On a positive note, under the guidance and commitment of regional conservationists, Gila National Forest, also within the Mogollon keystone forest, is implementing a 1,400-acre project called the Mill Ecosystem Restoration Project. This project focuses on thinning very small trees and using fire as a restoration tool. The project can also serve as a model for other forest restoration plans.

  Mogollon Rim.
  Forest wildlands around Sedona and northcentral Arizona.
Photo by Adriel Heisey, courtesy Forest Guardians.
    

America’s forests, after a century of mismanagement, are at a crossroads. The Bush administration has chosen to take the road of maximum resource extraction, while the majority of Americans are opting for the road to protection and restoration of our nation’s forest.

On a national level, it appears as though the path to protection and restoration is at an impasse. However, local participation in national forest protection is strong and growing, and even though national forests belong to all of us, efforts spearheaded by people living closest to national forests are gaining significant momentum.

To achieve long lasting protection and restoration of national forests, Greenpeace makes the following recommendations:

  • A moratorium on large-scale commercial logging and road construction on all forests administered by the U.S. Forest Service and Bureau of Land Management. A moratorium provides a “time out,” to investigate the mismanagement of our public lands, both ecologically and economically, with the purpose of developing appropriate remedies before further damage is done.
      
  • Increased protection of federal forestlands with environmental, social and cultural significance through the designation of wilderness status, the maintenance of roadless areas, or and transfer to national park and preserve status.
      
  • A halt to further elimination or weakening of forest protection laws by the Bush administration, and the reinstatement of those original laws already modified by the administration.
     

For more information or to receive a copy of America’s Keystone Forest, call 415.255.9221, email info@wdc.greenpeace.org, or download the report here.

    

Pamela Wellner is a Senior Campaigner for Greenpeace in San Francisco, CA. She has been working to protect both tropical and temperate forests for fifteen years, and is a board member of the Rainforest Action Network and Environmental Investigation Agency U.S.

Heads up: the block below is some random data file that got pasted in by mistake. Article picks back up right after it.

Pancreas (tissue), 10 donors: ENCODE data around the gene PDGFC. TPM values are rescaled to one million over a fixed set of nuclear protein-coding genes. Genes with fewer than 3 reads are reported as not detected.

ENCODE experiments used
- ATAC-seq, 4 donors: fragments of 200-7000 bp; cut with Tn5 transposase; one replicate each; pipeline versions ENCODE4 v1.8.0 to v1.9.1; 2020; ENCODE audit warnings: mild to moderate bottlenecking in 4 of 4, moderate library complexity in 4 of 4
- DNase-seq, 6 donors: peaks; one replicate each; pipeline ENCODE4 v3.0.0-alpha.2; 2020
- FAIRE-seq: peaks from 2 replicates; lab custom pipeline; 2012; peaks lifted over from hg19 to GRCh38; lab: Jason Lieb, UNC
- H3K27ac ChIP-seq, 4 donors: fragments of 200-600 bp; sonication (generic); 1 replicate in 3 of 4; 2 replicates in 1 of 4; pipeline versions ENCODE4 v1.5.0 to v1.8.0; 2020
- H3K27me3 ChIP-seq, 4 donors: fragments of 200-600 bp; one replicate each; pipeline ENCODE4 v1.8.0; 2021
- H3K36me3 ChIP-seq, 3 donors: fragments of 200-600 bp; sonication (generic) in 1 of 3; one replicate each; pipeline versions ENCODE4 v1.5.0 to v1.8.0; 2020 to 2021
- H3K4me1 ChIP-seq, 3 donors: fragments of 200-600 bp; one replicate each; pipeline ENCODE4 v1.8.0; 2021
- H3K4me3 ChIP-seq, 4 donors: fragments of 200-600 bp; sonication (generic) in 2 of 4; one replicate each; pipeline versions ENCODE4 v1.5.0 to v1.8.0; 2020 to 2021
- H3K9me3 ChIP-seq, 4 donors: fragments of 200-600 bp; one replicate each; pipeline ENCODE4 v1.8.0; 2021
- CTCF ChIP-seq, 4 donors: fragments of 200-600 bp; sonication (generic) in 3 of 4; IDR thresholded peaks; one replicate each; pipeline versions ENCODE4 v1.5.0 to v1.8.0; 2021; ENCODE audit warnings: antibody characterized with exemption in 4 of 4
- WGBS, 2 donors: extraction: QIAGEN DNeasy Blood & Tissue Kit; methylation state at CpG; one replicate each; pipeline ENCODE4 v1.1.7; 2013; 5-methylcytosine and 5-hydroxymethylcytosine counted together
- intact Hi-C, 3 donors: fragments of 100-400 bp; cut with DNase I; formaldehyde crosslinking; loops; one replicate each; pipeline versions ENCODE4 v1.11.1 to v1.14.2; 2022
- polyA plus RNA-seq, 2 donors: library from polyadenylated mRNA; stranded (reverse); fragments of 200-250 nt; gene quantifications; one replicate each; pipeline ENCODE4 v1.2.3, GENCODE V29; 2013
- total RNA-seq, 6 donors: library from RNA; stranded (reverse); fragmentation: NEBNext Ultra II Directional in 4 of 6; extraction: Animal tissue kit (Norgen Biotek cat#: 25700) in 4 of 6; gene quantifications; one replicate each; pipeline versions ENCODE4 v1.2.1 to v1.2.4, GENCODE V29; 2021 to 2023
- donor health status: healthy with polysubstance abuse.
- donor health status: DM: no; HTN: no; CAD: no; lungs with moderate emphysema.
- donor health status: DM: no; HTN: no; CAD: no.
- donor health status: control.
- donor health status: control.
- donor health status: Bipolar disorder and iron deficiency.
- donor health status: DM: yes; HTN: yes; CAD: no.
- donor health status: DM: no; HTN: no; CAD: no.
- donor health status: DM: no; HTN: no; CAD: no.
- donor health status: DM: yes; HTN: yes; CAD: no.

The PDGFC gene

Bryan Bird is the forest program coordinator for the Forest Guardians in Santa Fe, NM. Bryan received his masters in conservation biology from New Mexico State University in 1995 and undergraduate degree in biology from the University of Colorado, Boulder in 1990. He has undertaken conservation research and planning in both Central America and the Southwestern United States.
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Resources.
 
 

America's Keystone Forests: Mapping the Next 100 Years of Forest Protection

Forest Guardians

Greenpeace

Mogollon Keystone Forest

Native Forest Network

US Bureau of Land Management, Arizona

US Bureau of Land Management, New Mexico

USDA Forest Service Southwestern Region
 

 
     
  

End Notes.

1. Wilcox, BA, Murphey, DD. "Conservation strategy: The effects of fragmentation on extinction." Biological Conservation (1985): 879-887.

2. Yellowstone to Yukon Conservation Initiative.

3. Soule 1981, Noss 1983, Harris 1984, Noss and Harris, 1986, Soule, e.g. Soule, M.E. 1987. Viable Populations for Conservation. Cambridge University Press.

4. Native Forest Network, April 16, 2002; Scientists' letters to George Bush.

5. Wilson, E.O., Endangered Forests, Endangered Freedoms Press Conference, Washington, D.C., June 3, 2003.